Editor’s Note: The armed drone has become the emblem of U.S. counterterrorism, but critics charge that it leads to high numbers of civilian casualties and a popular backlash in places like Pakistan. Asfandyar Mir, a postdoctoral fellow at Stanford, argues that the drone campaign has proven highly effective at degrading (though not ending) al-Qaeda and other groups in Pakistan. He lays out conditions under which a drone campaign would be effective elsewhere, noting the importance of intelligence and the need for a rapid-response capacity.
Latest in counterterrorism
The White House released the National Strategy for Counterterrorism on Oct. 4. It is the first such strategy to be released since the publication of the Obama administration’s strategy in 2011. The full document can be read below.
Editor’s Note: Perhaps the biggest counterterrorism challenge facing the Trump administration is whether or not to keep a robust military presence in Syria now that the Islamic State has been forced underground. Kim Cragin of the National Defense University argues that the killing of jihadist leaders and other operations in Syria are an important part of why the United States and Europe have experienced fewer attacks than expected and that leaving the region risks more successful terrorist attacks.
For more than a decade after the 9/11 attacks, both the threat of terrorism and the ins-and-outs of U.S. counterterrorism policy dominated American national discourse. But not anymore. Concerns about terrorism and counterterrorism are still there to some degree, to be sure, but they’ve been elbowed aside as the primary focus of national debate and scrutiny. When did this happen, why, and does it matter?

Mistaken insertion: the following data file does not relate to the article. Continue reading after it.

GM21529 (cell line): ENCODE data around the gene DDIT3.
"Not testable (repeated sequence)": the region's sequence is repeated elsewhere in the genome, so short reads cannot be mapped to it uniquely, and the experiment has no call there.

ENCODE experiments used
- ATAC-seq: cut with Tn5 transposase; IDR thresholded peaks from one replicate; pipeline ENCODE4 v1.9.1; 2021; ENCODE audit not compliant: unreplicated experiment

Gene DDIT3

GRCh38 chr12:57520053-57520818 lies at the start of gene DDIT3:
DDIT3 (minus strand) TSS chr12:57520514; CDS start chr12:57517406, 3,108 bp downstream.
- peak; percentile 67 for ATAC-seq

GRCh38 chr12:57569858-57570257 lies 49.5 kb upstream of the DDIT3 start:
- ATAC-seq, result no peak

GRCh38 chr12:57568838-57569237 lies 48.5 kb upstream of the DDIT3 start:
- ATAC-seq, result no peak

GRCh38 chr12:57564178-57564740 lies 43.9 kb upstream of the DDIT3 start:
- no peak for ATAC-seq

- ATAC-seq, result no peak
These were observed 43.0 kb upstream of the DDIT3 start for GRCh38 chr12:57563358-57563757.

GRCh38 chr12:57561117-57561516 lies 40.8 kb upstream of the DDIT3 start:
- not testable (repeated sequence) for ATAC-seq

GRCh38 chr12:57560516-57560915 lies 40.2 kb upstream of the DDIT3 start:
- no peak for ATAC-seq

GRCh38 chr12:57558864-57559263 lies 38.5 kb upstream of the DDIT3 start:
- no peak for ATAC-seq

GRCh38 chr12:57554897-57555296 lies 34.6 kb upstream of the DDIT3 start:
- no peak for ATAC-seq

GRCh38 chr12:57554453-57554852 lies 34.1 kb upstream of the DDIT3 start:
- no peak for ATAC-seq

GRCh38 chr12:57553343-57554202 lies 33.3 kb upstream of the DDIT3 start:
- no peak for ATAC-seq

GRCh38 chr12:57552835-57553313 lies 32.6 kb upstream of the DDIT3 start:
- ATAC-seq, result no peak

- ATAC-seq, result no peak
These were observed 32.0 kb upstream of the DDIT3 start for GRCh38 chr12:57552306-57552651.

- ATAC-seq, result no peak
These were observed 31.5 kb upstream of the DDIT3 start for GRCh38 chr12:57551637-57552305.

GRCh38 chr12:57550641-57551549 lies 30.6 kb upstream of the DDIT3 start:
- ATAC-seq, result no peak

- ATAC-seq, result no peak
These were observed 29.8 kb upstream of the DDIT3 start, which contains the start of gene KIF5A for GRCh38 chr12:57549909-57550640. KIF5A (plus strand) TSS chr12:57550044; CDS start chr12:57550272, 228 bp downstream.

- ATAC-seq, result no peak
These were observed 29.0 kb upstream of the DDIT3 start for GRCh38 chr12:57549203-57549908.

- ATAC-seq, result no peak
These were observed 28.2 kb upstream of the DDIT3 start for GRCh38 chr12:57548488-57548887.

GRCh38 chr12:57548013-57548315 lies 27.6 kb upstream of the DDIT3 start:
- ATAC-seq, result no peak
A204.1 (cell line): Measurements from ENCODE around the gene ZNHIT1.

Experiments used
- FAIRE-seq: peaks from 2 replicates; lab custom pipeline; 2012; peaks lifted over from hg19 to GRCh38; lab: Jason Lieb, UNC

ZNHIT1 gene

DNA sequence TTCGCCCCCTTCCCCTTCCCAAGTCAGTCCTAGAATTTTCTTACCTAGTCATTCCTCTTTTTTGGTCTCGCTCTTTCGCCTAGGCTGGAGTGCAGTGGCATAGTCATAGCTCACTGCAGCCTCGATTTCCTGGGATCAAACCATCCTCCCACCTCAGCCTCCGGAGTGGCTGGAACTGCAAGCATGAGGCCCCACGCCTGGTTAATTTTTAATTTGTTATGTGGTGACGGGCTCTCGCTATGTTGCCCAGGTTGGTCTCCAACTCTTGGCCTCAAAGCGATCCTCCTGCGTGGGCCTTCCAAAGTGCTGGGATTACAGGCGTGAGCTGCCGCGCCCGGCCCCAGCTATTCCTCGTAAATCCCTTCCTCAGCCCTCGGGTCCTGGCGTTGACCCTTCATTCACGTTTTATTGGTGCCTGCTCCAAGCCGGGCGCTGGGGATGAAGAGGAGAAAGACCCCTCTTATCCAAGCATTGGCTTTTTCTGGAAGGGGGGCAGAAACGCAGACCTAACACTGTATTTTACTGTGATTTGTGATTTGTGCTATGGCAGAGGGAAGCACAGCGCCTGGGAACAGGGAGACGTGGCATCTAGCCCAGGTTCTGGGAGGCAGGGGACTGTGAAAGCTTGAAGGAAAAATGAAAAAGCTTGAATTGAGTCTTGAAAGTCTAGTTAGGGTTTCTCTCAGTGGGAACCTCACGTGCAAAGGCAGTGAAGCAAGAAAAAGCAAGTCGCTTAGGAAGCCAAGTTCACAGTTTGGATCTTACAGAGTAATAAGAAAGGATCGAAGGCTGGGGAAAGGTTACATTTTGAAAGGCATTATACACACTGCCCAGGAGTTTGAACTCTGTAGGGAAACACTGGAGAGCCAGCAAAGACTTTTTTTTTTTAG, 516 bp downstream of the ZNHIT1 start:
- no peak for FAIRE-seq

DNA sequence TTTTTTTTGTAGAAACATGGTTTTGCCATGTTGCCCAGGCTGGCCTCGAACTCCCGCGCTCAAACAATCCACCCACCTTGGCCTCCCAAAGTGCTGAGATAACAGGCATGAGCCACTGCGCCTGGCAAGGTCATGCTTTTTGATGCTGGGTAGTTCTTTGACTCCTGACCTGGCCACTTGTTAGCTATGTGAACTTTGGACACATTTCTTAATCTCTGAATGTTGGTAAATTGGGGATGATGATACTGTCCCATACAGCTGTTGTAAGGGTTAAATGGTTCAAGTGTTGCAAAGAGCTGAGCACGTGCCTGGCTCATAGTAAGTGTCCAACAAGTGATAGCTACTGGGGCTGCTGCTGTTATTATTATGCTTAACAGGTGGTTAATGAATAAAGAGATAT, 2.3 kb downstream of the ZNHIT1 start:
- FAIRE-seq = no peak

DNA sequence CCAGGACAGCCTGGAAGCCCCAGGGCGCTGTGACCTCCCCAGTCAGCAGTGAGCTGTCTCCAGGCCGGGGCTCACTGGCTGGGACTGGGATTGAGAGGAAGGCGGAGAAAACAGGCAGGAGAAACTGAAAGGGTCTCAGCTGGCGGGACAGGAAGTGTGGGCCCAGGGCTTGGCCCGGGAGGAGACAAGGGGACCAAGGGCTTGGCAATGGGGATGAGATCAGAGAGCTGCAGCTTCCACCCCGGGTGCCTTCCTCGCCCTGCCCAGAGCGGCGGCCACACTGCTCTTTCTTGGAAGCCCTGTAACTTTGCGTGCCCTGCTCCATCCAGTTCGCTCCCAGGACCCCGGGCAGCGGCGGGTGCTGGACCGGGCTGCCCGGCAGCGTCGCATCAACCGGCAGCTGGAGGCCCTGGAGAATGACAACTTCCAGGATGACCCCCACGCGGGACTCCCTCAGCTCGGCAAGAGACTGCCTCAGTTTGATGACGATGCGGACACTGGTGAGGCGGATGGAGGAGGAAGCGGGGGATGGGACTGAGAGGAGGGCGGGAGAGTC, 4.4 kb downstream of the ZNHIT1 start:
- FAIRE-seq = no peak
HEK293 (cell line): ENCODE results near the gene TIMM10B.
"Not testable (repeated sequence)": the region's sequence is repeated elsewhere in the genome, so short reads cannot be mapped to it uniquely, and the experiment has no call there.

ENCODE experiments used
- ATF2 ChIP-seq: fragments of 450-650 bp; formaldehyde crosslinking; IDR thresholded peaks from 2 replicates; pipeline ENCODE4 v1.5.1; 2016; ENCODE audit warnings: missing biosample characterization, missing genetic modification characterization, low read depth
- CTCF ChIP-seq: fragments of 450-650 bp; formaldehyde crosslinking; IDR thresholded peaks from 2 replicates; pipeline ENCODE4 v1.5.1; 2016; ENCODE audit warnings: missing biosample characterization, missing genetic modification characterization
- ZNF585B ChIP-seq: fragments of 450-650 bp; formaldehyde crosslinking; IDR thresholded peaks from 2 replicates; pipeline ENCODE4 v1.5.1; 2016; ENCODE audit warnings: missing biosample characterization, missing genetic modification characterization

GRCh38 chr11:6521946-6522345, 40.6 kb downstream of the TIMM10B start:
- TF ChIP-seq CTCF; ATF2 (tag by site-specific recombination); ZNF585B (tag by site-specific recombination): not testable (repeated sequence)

Editor’s Note: One of the most common, and seemingly convincing, critiques of the drone program is that it produces "blowback"—each miss that kills civilians, or even each hit that kills a militant, angers locals near the blast zone and inflames national sentiment against the United States in ways that aid militant recruitment. Such arguments are difficult to evaluate, but Aqil Shah of the University of Oklahoma did extensive survey and interview research on this question.
Editor’s Note: Programs to counter (or, if you prefer, prevent) violent extremism are much talked about but rarely implemented. The Obama administration did some initial exploratory efforts, but even these small programs are on the chopping block in the Trump administration. Katerina Papatheodorou contends that this is a mistake: High levels of extremism make these programs necessary, and there are multiple models that offer lessons for the United States.
Editor’s Note: For years, Ethiopia has appeared to be a relative success story, emerging from years of conflict and becoming a somewhat democratic, pro-Western ally in East Africa. Yet this success is in jeopardy. Yale's Hilary Matfess details the creeping authoritarianism in Ethiopia and its dangers for the country and the United States.
Editor’s Note: Belgium has earned a bad name in counterterrorism circles, with critics charging that its security services did too little too late when it came to disrupting the Islamic State and other groups on Belgian soil. The tragic terrorist attack in Brussels two years ago, however, marked a turning point. Thomas Renard and Rik Coolsaet of Egmont detail the significant steps Belgium has taken in recent years to improve its counterterrorism capacity.
It has been almost seven years since unrest in Syria began and spiraled into a civil war that has killed perhaps 500,000 people and displaced millions more. The war and associated diplomacy offer much to chew on, but the counterterrorism implications are particularly striking—for Syria is both a counterterrorism success and a counterterrorism failure. The Islamic State, one of the most vicious and powerful terrorist groups the world has ever seen, emerged out of the conflict.
Editor’s Note: The armed drone is one of the most important counterterrorism instruments, and its use is both constant and controversial. The origins of this program, however, are not well known. Christopher Fuller, a historian at the University of Southampton, offers a brief history of the program and shows how it is interwoven with broader institutional changes in U.S. counterterrorism.